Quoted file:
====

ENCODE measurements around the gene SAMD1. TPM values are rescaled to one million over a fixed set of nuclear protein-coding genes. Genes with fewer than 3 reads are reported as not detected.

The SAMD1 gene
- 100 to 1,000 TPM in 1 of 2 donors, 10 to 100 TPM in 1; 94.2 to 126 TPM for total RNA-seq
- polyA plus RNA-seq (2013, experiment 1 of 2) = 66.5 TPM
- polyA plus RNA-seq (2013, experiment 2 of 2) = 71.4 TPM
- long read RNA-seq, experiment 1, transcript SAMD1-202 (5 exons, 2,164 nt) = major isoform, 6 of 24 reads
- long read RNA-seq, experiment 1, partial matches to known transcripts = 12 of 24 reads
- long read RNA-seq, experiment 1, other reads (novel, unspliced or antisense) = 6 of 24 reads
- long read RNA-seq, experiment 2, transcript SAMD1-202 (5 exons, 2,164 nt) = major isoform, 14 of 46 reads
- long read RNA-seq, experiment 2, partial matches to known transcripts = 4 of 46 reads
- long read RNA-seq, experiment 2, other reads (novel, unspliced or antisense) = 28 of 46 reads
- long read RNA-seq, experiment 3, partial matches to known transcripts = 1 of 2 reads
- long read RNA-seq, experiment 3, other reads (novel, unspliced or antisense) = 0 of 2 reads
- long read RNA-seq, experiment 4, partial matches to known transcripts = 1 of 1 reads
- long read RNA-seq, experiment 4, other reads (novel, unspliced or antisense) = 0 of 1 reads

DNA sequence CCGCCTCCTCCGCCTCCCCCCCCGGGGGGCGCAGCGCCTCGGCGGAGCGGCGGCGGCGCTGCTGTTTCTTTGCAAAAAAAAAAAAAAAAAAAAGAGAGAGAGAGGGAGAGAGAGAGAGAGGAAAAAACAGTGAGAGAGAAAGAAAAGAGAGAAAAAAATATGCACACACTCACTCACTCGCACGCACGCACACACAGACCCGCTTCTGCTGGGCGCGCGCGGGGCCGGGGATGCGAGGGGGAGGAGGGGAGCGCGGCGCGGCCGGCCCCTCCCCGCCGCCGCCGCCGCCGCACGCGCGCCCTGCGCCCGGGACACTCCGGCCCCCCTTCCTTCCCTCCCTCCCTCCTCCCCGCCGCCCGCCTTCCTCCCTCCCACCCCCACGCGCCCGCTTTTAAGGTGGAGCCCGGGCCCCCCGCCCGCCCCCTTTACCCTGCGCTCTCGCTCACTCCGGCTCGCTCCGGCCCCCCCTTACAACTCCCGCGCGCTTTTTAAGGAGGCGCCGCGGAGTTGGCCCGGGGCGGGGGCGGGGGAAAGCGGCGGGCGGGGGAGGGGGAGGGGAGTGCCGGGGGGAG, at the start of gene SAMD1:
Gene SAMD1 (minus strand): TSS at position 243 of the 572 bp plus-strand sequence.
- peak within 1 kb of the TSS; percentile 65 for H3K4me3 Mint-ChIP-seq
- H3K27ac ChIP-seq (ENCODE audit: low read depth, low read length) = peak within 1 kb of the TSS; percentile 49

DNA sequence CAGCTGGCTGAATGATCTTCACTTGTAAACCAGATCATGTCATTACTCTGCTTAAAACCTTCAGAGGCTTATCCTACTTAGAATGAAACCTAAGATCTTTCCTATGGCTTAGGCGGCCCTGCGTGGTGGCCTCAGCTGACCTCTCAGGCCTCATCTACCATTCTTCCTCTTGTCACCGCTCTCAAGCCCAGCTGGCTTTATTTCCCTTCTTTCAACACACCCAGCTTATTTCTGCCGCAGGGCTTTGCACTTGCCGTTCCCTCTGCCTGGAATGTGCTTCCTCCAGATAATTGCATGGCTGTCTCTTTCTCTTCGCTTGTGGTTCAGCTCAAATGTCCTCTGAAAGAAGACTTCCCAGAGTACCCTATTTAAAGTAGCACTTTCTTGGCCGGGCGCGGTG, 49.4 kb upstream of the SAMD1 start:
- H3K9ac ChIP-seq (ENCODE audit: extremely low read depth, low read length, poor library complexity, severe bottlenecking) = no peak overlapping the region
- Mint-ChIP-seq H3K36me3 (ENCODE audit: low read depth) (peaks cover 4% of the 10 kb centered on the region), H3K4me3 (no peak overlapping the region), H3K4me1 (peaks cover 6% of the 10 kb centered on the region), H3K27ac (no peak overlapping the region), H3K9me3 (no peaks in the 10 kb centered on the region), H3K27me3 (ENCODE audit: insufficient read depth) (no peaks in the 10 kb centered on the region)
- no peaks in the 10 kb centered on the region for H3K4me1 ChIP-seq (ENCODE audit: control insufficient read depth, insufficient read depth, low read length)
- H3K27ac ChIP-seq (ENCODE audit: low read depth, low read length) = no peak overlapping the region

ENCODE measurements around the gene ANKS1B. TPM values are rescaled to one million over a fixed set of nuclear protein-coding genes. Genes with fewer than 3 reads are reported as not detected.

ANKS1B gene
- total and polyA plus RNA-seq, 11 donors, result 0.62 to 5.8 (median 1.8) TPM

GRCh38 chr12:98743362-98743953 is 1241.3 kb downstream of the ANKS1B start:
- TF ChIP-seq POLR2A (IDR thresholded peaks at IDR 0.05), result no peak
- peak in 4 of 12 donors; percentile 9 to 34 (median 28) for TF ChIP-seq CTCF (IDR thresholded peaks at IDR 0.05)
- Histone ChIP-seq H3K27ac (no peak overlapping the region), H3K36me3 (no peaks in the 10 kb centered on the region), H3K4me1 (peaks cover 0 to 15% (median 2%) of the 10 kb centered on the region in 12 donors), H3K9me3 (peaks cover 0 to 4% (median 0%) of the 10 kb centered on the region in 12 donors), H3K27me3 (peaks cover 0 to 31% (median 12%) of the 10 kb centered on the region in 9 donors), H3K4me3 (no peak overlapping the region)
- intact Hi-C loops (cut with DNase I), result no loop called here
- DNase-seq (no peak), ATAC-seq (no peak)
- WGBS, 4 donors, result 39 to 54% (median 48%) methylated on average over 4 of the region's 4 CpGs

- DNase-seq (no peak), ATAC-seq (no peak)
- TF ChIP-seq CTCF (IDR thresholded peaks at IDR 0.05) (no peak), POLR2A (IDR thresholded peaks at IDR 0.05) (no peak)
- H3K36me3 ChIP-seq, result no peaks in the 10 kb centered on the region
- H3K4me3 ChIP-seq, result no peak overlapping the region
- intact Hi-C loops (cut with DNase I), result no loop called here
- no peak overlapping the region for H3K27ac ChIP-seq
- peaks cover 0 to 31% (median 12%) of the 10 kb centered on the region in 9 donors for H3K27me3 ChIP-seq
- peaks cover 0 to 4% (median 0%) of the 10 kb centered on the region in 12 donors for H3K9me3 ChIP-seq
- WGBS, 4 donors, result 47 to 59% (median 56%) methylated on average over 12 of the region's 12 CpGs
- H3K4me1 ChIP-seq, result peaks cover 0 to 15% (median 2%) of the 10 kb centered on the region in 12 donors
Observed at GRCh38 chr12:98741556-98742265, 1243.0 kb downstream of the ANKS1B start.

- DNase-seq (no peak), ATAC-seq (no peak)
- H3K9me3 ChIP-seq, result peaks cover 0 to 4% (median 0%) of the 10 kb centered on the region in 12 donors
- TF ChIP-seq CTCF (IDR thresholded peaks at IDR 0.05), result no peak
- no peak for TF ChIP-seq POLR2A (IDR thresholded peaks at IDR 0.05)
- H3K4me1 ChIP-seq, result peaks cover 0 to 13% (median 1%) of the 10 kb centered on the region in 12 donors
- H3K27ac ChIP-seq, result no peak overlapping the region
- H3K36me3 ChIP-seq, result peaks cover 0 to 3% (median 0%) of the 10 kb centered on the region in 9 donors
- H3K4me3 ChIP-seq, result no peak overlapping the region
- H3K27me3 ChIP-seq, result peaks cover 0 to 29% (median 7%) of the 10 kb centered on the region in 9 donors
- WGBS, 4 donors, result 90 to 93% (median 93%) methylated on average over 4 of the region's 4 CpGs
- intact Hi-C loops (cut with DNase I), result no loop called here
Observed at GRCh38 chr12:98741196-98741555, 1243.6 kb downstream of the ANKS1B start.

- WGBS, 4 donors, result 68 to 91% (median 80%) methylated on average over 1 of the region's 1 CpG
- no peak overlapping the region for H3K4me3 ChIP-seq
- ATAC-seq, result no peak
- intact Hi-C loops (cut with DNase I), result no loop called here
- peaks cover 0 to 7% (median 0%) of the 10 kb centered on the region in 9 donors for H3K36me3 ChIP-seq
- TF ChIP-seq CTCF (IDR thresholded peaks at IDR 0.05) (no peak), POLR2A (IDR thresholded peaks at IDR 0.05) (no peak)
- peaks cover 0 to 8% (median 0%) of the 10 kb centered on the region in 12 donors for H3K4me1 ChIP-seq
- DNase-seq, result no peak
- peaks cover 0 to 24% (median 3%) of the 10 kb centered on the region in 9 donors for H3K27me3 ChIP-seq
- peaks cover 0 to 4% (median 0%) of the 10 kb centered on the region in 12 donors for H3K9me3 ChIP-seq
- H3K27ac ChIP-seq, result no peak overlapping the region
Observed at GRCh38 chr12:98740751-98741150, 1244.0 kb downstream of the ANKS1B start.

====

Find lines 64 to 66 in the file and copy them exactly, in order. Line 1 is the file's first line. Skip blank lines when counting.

- peaks cover 0 to 8% (median 0%) of the 10 kb centered on the region in 12 donors for H3K4me1 ChIP-seq
- DNase-seq, result no peak
- peaks cover 0 to 24% (median 3%) of the 10 kb centered on the region in 9 donors for H3K27me3 ChIP-seq